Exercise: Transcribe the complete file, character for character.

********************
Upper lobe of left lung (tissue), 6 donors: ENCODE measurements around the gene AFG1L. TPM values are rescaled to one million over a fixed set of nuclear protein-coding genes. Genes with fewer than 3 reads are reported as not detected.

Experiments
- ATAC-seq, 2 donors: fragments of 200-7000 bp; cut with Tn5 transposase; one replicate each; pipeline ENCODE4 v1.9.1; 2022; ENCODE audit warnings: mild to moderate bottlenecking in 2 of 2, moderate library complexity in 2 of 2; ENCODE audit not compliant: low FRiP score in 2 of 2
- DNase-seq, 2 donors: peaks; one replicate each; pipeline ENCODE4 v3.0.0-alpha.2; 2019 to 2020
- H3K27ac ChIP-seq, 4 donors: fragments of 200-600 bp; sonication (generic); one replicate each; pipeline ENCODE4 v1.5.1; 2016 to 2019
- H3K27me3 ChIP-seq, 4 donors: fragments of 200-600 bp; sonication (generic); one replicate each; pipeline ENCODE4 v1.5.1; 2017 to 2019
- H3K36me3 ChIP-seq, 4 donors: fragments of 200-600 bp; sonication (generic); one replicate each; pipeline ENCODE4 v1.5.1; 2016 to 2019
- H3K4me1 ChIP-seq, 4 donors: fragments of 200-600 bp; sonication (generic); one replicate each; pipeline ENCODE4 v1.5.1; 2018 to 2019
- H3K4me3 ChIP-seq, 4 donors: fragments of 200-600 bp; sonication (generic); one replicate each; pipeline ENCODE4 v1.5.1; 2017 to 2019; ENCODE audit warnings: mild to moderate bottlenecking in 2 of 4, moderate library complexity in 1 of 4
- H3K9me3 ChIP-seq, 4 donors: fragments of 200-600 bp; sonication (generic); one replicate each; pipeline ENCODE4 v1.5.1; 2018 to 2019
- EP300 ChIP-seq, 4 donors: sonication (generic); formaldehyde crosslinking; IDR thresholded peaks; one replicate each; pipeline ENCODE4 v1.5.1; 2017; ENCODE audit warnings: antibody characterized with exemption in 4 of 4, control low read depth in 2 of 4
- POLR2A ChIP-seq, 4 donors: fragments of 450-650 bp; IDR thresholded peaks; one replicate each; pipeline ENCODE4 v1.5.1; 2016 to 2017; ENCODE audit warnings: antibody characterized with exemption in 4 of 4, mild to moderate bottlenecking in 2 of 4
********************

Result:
Upper lobe of left lung (tissue), 6 donors: ENCODE measurements around the gene AFG1L. TPM values are rescaled to one million over a fixed set of nuclear protein-coding genes. Genes with fewer than 3 reads are reported as not detected.

Experiments
- ATAC-seq, 2 donors: fragments of 200-7000 bp; cut with Tn5 transposase; one replicate each; pipeline ENCODE4 v1.9.1; 2022; ENCODE audit warnings: mild to moderate bottlenecking in 2 of 2, moderate library complexity in 2 of 2; ENCODE audit not compliant: low FRiP score in 2 of 2
- DNase-seq, 2 donors: peaks; one replicate each; pipeline ENCODE4 v3.0.0-alpha.2; 2019 to 2020
- H3K27ac ChIP-seq, 4 donors: fragments of 200-600 bp; sonication (generic); one replicate each; pipeline ENCODE4 v1.5.1; 2016 to 2019
- H3K27me3 ChIP-seq, 4 donors: fragments of 200-600 bp; sonication (generic); one replicate each; pipeline ENCODE4 v1.5.1; 2017 to 2019
- H3K36me3 ChIP-seq, 4 donors: fragments of 200-600 bp; sonication (generic); one replicate each; pipeline ENCODE4 v1.5.1; 2016 to 2019
- H3K4me1 ChIP-seq, 4 donors: fragments of 200-600 bp; sonication (generic); one replicate each; pipeline ENCODE4 v1.5.1; 2018 to 2019
- H3K4me3 ChIP-seq, 4 donors: fragments of 200-600 bp; sonication (generic); one replicate each; pipeline ENCODE4 v1.5.1; 2017 to 2019; ENCODE audit warnings: mild to moderate bottlenecking in 2 of 4, moderate library complexity in 1 of 4
- H3K9me3 ChIP-seq, 4 donors: fragments of 200-600 bp; sonication (generic); one replicate each; pipeline ENCODE4 v1.5.1; 2018 to 2019
- EP300 ChIP-seq, 4 donors: sonication (generic); formaldehyde crosslinking; IDR thresholded peaks; one replicate each; pipeline ENCODE4 v1.5.1; 2017; ENCODE audit warnings: antibody characterized with exemption in 4 of 4, control low read depth in 2 of 4
- POLR2A ChIP-seq, 4 donors: fragments of 450-650 bp; IDR thresholded peaks; one replicate each; pipeline ENCODE4 v1.5.1; 2016 to 2017; ENCODE audit warnings: antibody characterized with exemption in 4 of 4, mild to moderate bottlenecking in 2 of 4